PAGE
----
Shollenberger Park Trail by the Petaluma River in CA

Tucked inside an industrial park on the banks of the Petaluma River is Shollenberger Park, a wetland teeming with wildlife and native plants. It is contiguous with Ellis Creek to the south and Alman Marsh to its north, encompassing some 500-acres of Petaluma Wetlands that includes tidal salt marshes and freshwater marshes. The park features a two-mile loop trail with a self-guided tour brochure available at the first interpretive panel. A one-mile extension leads through Alman Marsh to the Petaluma Marina; a three-mile network of trails circles the polishing wetlands at the Ellis Creek Water Recycling Facility. To the west, a portion of the trail system parallels the Petaluma River, and beyond it are hills clustered with native oaks. To the east lies Sonoma Mountain, a long dormant volcano.

Shollenberger Trail
see access criteria for definitions
Trailhead: Foot of Cader Lane
Length: 2-4 total miles
Typical Width: 4 ft. & above
Typical Grade: Gentle
Terrain: Firm
During the rainy season, mud may limit passage on the trails.
Obstacles: From January 15th to August 15th the brackish tidal wetland at Ellis Creek is closed to protect the nesting California clapper rail (an endangered species).

Description

The 2.25-mile crushed gravel Shollenberger Loop Trail (a small section at the beginning is paved) encircles the city-owned dredge-spoils ponds, holding silt from recent Petaluma River dredging, and briefly parallels both the Petaluma River and Adobe Creek. With almost 200 varieties of birds, the trail is a mecca for birdwatchers interested in both year round residents and migratory birds who flock to this inviting habitat. Interpretive panels line the trail. Within the first ten minutes of our hike we saw two king snakes, three western pond turtles and five lizards. 

You can add Alman Marsh to your journey by crossing the pedestrian bridge over Adobe Creek and taking the one-mile Marina Trail to your left. This quiet path passes behind an office complex, crosses seasonal wetlands via several bridges, and eventually ends at the Petaluma Marina. For a longer trail, connect to Ellis Creek Trail at the northeast corner of Shollenberger trail. 

Accessibility Details
The facilities listed below meet all of our access criteria unless otherwise noted.

Accessible Visitor Center: Yes
Pt. Reyes Bird Observatory Research Center, adjacent to Shollenberger Park, is open to visitors year-round, Mon.-Fri. 9 am-5 pm. It offers useful and important resources for bird and wildlife conservation. Located at 3820 Cypress Drive #11, Petaluma, 707-781-2555.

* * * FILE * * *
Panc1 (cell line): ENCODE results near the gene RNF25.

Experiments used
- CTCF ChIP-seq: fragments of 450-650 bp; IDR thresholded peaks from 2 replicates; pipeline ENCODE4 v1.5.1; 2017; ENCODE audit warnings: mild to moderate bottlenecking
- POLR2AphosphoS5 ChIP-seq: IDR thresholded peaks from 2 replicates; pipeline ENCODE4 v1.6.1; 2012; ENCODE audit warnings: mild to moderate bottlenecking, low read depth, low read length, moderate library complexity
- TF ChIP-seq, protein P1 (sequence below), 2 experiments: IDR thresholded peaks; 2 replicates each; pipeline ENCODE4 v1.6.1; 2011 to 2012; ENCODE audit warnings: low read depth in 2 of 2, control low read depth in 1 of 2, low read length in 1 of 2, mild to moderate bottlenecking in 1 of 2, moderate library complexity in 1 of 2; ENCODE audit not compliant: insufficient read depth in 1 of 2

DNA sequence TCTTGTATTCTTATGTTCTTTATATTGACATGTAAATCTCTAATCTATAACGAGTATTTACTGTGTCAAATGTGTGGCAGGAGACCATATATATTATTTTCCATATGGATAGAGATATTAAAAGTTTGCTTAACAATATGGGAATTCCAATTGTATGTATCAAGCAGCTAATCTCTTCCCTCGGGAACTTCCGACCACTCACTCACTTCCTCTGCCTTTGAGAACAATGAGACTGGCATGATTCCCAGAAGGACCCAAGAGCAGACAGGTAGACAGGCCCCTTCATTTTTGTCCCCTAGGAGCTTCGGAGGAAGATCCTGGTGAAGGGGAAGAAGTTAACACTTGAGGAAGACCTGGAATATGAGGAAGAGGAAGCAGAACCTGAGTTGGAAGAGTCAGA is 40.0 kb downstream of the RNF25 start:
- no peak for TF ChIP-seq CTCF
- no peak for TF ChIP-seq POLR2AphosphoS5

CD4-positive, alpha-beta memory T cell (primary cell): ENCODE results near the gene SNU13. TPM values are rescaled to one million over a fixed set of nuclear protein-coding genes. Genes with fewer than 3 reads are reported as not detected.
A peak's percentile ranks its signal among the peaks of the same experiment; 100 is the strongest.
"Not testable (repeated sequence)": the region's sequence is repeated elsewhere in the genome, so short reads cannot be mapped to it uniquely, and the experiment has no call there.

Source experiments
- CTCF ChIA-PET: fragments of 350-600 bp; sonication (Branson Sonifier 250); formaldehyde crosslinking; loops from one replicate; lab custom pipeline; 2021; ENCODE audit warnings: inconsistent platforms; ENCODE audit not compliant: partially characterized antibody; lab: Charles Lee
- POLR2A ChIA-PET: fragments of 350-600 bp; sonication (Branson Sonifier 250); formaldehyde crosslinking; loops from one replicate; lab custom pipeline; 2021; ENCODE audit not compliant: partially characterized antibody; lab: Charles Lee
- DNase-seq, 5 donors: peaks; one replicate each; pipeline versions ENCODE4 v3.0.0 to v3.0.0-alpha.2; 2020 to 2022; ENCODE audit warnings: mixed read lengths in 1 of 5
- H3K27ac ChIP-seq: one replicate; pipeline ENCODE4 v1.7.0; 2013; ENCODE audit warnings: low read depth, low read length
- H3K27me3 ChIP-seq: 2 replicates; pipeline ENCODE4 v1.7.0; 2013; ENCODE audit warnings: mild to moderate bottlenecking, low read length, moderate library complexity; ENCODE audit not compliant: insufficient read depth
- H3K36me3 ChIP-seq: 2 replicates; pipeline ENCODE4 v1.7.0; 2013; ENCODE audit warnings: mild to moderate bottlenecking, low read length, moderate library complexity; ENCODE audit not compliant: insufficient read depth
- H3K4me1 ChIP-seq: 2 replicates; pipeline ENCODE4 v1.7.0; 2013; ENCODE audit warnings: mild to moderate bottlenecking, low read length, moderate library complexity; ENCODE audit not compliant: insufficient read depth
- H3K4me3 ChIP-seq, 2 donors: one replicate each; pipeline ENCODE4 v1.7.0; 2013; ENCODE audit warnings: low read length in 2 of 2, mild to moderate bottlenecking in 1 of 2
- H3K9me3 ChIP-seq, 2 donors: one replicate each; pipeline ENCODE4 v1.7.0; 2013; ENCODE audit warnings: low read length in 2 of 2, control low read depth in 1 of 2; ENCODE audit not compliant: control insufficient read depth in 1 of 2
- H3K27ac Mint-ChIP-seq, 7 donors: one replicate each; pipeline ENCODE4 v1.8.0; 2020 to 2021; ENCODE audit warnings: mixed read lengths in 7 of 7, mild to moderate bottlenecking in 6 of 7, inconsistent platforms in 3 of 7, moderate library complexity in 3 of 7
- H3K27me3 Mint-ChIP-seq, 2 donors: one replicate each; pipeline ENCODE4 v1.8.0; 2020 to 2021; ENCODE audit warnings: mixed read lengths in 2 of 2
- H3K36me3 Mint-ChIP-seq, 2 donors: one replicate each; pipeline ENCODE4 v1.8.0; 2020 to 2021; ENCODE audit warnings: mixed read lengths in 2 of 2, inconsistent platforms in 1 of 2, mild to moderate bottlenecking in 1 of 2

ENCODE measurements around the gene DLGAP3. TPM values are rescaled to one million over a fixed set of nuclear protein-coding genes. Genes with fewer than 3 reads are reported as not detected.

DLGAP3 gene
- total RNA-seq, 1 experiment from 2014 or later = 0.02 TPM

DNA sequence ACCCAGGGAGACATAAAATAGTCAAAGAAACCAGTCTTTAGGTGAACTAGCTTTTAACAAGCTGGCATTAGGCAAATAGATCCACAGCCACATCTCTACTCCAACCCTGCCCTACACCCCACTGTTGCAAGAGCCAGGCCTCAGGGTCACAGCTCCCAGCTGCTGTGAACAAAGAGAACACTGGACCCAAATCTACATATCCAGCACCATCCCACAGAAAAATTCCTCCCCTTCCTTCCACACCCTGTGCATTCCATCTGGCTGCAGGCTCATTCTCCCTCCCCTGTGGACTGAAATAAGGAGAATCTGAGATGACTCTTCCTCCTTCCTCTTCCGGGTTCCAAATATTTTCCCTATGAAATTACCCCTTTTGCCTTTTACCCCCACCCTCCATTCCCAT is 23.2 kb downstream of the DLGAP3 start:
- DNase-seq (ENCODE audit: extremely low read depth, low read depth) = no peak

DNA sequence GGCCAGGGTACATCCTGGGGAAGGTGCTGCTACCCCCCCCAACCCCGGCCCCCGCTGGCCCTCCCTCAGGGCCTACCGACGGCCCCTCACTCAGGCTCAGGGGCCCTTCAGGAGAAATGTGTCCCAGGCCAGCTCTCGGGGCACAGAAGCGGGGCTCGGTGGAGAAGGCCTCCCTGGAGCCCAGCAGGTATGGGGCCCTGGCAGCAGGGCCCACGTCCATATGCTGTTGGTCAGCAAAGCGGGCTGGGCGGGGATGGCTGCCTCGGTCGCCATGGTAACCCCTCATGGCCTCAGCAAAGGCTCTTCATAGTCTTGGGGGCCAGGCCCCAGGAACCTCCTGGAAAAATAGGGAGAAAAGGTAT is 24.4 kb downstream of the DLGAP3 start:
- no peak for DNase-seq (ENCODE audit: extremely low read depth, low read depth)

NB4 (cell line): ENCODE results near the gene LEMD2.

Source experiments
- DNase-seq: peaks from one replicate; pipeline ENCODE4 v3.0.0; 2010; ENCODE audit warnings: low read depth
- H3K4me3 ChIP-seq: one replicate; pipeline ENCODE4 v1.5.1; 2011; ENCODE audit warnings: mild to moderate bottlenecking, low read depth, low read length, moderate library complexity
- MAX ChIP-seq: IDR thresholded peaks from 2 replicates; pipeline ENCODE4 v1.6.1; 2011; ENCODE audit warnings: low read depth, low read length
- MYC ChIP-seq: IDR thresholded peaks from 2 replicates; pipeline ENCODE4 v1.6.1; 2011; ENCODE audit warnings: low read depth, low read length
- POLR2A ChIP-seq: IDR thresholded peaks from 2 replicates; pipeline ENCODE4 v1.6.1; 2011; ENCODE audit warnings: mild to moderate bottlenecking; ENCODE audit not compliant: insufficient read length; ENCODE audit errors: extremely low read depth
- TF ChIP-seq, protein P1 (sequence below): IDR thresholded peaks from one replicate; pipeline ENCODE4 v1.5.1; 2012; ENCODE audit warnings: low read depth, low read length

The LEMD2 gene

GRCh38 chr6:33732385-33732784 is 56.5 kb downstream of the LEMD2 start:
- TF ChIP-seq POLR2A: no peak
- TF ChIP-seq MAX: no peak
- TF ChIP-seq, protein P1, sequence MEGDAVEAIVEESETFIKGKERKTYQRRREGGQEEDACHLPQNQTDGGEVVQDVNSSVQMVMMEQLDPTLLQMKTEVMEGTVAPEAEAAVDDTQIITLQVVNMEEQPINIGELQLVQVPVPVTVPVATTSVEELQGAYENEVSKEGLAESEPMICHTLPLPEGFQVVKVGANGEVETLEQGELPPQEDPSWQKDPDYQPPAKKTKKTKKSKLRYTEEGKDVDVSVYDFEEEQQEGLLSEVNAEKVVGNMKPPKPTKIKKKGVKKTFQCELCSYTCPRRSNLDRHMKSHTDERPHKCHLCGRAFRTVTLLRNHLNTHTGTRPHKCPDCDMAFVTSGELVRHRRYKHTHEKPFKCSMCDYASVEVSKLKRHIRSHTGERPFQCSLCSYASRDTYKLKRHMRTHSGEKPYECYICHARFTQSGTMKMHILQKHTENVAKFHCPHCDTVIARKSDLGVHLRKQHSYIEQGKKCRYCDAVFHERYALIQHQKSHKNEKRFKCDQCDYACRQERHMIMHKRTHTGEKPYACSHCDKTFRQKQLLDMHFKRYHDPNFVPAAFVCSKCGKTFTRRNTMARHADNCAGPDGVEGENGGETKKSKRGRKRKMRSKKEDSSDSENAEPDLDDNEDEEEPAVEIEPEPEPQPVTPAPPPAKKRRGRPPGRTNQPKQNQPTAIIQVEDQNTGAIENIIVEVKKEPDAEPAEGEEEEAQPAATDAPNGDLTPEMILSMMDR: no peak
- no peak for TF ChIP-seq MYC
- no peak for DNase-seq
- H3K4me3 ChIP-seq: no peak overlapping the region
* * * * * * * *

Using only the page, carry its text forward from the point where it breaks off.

Accessible Parking: Yes
At foot of park’s entry road. For Alman Marsh use the public parking area within the Sheraton Hotel lot at the foot of Marina Ave; for Ellis Marsh; the end of Cypress Drive.
Accessible Restroom: Yes
Near parking lots for Shollenberger and Ellis Creek. Toilet height at Shollenberger is less than 17 inches.

Other Things of Interest
Docents of the Petaluma Wetlands Alliance offer free public tours at Shollenberger and Ellis Creek. Check the Petaluma Wetlands website for a schedule.

Additional Information
Hours: 6 am-9 pm
Map: See here. 
Fees: None
Dogs: On a leash

Bonnie Lewkowicz Bonnie Lewkowicz (59 Posts)

I has worked for more than 30 years advocating for, and educating about access to outdoor recreation and tourism for people with disabilities. I hold a degree in Recreation Therapy and was a travel agent specializing in accessible travel for many years. In this capacity, and now as Associate Director at Wheelchair Traveling, I consult with the travel industry about accessibility, conducts disability awareness trainings and writes about travel and outdoor recreation. I also authored a book titled, A Wheelchair Rider's Guide: San Francisco Bay and the Nearby Coast, about accessible trails and has produced several access guides to San Francisco. My most current project is a website of accessible trails along the entire California Coast (www.wheelingcalscoast.org). My extensive experience as a wheelchair rider combined with her professional experience has provided me with in-depth knowledge about inclusive tourism and outdoor recreation.


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